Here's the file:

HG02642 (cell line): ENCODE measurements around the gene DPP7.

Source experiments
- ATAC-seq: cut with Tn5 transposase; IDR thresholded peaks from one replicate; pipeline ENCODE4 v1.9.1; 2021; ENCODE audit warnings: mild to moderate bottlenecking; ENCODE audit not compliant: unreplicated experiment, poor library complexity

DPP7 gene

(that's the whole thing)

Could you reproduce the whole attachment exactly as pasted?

HG02642 (cell line): ENCODE measurements around the gene DPP7.

Source experiments
- ATAC-seq: cut with Tn5 transposase; IDR thresholded peaks from one replicate; pipeline ENCODE4 v1.9.1; 2021; ENCODE audit warnings: mild to moderate bottlenecking; ENCODE audit not compliant: unreplicated experiment, poor library complexity

DPP7 gene